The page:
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No. 49: Jan-Feb 1987

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Geomagnetic Reversals From Impacts On The Earth

R.A. Muller and D.E. Morris review the evidence tying geomagnetic reversals to the impacts of large bodies with the earth: the tektites and microtektites; the climate changes; the biological extinctions, etc. Then they propose a physical mechanism for geomagnetic reversals:

"The impact of a large extraterrestrial object on the Earth can produce a geomagnetic reversal through the following mechanism: dust from the impact crater and soot from fires trigger a climate change and the beginning of a little ice age. The redistribution of water near the equator to ice at high latitudes alters the rotation rate of the crust and mantle of the Earth. If the sea-level change is sufficiently large ( 10 meters) and rapid (in a few hundred years), then the velocity shear in the liquid core disrupts the convective cells that drive the dynamo. The new convective cells that subsequently form distort and tangle the previous field, reducing the dipole component near to zero while increasing the energy in multipole components. Eventually a dipole is rebuilt by dynamo action, and the event is seen either as a geomagnetic reversal or as an excursion."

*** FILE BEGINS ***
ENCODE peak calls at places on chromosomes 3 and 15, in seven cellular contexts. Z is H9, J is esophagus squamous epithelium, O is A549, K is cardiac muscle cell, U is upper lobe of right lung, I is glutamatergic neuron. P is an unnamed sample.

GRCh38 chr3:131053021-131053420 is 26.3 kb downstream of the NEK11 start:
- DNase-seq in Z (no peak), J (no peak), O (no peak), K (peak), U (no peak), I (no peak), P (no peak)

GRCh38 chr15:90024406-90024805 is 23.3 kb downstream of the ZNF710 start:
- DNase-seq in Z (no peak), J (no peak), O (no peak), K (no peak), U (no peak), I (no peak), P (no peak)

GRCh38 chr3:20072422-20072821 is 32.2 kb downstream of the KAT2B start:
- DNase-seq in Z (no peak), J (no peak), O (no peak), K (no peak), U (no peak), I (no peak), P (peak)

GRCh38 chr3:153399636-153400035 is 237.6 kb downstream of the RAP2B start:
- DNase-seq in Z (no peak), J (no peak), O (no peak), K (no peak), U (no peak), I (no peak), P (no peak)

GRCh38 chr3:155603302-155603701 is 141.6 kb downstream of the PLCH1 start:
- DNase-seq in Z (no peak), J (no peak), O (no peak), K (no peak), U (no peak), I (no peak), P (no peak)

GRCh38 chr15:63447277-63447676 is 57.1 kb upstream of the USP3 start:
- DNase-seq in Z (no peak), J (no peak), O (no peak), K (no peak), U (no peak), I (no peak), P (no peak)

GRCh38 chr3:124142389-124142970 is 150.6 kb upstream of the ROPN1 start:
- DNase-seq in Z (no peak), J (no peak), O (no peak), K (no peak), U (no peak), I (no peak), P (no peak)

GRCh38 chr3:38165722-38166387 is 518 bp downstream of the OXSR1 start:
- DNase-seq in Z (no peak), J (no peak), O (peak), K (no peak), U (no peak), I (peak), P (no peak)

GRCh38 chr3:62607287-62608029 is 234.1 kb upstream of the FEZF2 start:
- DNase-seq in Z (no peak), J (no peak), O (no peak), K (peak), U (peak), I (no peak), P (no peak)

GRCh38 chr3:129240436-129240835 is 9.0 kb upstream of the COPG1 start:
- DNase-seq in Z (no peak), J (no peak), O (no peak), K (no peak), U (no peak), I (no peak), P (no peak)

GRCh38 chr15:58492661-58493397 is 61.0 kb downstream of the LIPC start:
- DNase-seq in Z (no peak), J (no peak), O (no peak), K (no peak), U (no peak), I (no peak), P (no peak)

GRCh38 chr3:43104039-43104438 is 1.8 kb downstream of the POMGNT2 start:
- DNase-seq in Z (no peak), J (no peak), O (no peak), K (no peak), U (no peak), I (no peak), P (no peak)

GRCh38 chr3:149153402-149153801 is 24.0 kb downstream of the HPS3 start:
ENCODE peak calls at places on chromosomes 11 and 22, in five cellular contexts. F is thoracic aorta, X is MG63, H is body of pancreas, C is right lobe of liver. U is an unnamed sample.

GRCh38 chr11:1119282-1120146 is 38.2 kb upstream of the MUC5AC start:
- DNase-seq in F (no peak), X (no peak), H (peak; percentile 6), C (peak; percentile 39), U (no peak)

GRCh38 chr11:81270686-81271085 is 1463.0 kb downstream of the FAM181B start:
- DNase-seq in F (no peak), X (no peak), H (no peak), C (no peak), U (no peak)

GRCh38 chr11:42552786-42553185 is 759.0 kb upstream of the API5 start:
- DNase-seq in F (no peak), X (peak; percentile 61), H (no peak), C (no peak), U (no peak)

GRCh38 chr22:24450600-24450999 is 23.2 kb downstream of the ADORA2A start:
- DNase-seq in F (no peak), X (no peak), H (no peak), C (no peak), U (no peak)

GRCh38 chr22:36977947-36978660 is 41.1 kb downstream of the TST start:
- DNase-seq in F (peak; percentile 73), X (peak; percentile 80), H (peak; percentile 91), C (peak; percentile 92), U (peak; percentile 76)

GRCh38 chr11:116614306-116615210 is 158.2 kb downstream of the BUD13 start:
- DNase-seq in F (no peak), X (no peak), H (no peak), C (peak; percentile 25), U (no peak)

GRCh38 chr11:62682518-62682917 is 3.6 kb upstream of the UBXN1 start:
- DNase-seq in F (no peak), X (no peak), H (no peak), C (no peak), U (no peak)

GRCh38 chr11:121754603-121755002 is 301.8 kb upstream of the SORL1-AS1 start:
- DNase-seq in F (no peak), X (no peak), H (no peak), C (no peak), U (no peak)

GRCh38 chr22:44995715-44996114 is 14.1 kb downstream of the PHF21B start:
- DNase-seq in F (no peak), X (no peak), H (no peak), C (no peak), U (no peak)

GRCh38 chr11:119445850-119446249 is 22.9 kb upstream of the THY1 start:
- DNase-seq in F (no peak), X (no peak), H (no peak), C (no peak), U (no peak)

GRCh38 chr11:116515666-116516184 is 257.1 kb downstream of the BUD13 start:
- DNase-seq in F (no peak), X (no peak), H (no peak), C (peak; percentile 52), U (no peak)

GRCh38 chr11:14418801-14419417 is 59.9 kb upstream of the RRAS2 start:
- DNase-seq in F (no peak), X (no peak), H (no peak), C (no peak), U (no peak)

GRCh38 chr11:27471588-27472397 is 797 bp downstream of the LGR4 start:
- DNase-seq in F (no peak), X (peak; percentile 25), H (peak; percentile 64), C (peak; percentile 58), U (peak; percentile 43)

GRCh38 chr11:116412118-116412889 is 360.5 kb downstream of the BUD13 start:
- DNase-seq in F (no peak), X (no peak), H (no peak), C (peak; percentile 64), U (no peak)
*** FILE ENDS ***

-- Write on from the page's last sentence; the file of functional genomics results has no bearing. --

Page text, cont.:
(Muller, Richard A., and Morris, Donald E.; "Geomagnetic Reversals from Impacts on the Earth," Geophysical Research Letters, 13:1177, 1986.)

Comment. That the earth's field is generated by internal dynamo action is still a theory, although a widely accepted one.

From Science Frontiers #49, JAN-FEB 1987. 1987-2000 William R. Corliss